Unemployment compensation in California may not cover those who are considered to be unemployed workers in an ordinary manner. If you quit your job or resign from your job voluntarily without good cause, you may also not be entitled to the benefits under the unemployment compensation program. You are also not entitled to unemployment compensation benefits if you have been fired from your job for misconduct or refused to carry out your job without sufficient cause.

In order to receive unemployment compensation benefits, generally, three things must be true. You have to be unemployed through no fault of your own, able to work and readily available for suitable work.

There are cases where resignation or quitting your job will not disqualify you from unemployment compensation benefits. For example, if you left your job because of your employer’s retaliation against you for whistle blowing against company executives, employer’s harassment, discrimination, violence or threat, these are things that will not disqualify you from receiving unemployment compensation benefits.

Aside from the things mentioned above, the California law provides the following basic requirements for collecting unemployment payments. These are:

  • You must have been employed for a period of time called the “base period”.
  • You have to be determined to be unemployed through no fault of your own as this
    is defined by California law.
  • You have to respond to questions concerning your continued eligibility and file ongoing claims. You also have to report any earnings from work and any refusal of work or during job any claim period.
  • You have to meet any other unemployment eligibility requirements of California law.

In addition to these requirements, it is extremely important for you to file a claim and register for work at your local state employment office. It is also good if you continue to report to that office as you are directed.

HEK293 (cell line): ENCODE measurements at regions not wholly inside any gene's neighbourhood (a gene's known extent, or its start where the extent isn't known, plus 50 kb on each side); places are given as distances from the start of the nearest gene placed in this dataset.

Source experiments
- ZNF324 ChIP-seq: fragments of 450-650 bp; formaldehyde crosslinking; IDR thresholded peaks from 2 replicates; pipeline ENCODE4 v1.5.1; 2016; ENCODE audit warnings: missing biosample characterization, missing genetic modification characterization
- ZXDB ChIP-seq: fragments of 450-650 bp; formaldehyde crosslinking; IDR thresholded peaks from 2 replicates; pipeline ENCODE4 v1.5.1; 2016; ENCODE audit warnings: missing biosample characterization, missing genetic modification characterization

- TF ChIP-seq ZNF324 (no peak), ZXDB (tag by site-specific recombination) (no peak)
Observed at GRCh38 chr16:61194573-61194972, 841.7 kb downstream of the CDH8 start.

After you file a claim for unemployment compensation in California there is a waiting period as you would suspect. If your local Employment Development Department (EDD) denies your claim, you have an opportunity to appeal that decision before the Administrative Judge of the Board of Appeal.

At the hearing, you will have an opportunity to explain to the judge why you should be entitled to unemployment benefits. Your employer will try to show why the decision by the Employment Development Department should be upheld.

This hearing is like a trial in court. Both parties have the opportunity to make opening statements, present relevant evidence (documents) , as well as direct and cross examine their own as well the opposing witnesses.

As you can see, if you or a friend or loved one is in a dispute and/or appealing a ruling, it is a good thing to have an attorney representing you. The important thing is to choose the right lawyer.

Family attorneys and lawyers with a general law practice are good. But, are they the right ones for this matter.

An experienced California employment attorney can make compelling arguments based on the law and past case law. He or she can examine witnesses and get information in a way that you probably cannot. Your California employment attorney’s words will also carry more weight with most judges.

This is what employment attorneys do. They specialize in cases dealing with employment issues like unemployment compensation. These are the kind of cases they work with each and every day.